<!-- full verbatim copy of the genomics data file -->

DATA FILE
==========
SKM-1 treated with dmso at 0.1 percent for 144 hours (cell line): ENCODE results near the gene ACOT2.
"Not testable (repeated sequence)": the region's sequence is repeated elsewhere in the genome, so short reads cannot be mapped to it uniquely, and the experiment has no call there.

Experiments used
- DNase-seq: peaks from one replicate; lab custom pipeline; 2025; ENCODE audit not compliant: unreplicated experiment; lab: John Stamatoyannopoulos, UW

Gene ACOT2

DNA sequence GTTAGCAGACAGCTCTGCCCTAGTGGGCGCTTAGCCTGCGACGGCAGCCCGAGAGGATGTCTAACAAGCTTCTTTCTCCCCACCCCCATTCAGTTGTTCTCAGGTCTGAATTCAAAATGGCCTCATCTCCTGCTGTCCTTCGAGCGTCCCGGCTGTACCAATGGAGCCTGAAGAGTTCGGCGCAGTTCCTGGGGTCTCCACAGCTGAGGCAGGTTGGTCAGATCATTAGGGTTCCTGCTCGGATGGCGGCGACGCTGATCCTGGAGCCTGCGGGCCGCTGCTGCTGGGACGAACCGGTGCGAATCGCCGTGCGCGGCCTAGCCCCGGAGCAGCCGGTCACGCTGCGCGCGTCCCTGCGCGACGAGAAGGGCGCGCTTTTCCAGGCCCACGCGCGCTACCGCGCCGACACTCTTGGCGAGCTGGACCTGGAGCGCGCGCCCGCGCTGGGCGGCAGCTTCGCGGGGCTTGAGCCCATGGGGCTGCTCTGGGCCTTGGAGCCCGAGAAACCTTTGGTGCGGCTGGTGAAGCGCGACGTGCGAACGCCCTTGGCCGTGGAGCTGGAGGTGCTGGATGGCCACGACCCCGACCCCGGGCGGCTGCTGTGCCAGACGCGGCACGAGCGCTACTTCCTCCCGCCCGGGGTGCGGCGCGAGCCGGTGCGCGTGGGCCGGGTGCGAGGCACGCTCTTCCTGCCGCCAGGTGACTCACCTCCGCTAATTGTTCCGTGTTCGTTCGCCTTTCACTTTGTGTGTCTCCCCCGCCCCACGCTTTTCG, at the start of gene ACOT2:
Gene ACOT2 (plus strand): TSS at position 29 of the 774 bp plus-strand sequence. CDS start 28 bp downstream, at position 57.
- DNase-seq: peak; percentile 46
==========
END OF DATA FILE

SKM-1 treated with dmso at 0.1 percent for 144 hours (cell line): ENCODE results near the gene ACOT2.
"Not testable (repeated sequence)": the region's sequence is repeated elsewhere in the genome, so short reads cannot be mapped to it uniquely, and the experiment has no call there.

Experiments used
- DNase-seq: peaks from one replicate; lab custom pipeline; 2025; ENCODE audit not compliant: unreplicated experiment; lab: John Stamatoyannopoulos, UW

Gene ACOT2

DNA sequence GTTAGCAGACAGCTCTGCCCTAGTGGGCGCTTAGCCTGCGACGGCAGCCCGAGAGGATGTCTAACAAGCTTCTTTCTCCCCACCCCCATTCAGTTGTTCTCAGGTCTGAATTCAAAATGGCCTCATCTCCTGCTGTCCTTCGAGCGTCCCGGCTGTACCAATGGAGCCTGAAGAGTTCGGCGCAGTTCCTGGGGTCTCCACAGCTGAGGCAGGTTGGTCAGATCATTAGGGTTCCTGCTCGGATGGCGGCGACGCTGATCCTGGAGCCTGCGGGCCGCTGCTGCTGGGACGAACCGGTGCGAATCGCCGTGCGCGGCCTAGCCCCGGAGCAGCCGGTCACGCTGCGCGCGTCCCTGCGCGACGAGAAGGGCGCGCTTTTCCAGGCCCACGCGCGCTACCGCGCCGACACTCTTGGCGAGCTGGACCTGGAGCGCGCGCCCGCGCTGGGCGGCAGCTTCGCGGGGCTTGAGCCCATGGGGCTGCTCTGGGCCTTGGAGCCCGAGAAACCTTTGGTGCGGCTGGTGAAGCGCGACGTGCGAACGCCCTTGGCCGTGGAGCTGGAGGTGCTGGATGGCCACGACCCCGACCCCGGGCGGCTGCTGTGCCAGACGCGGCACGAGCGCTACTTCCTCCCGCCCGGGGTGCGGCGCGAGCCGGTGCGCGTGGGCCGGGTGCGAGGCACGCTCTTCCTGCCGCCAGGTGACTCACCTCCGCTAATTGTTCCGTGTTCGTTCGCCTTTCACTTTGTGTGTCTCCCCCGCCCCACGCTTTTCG, at the start of gene ACOT2:
Gene ACOT2 (plus strand): TSS at position 29 of the 774 bp plus-strand sequence. CDS start 28 bp downstream, at position 57.
- DNase-seq: peak; percentile 46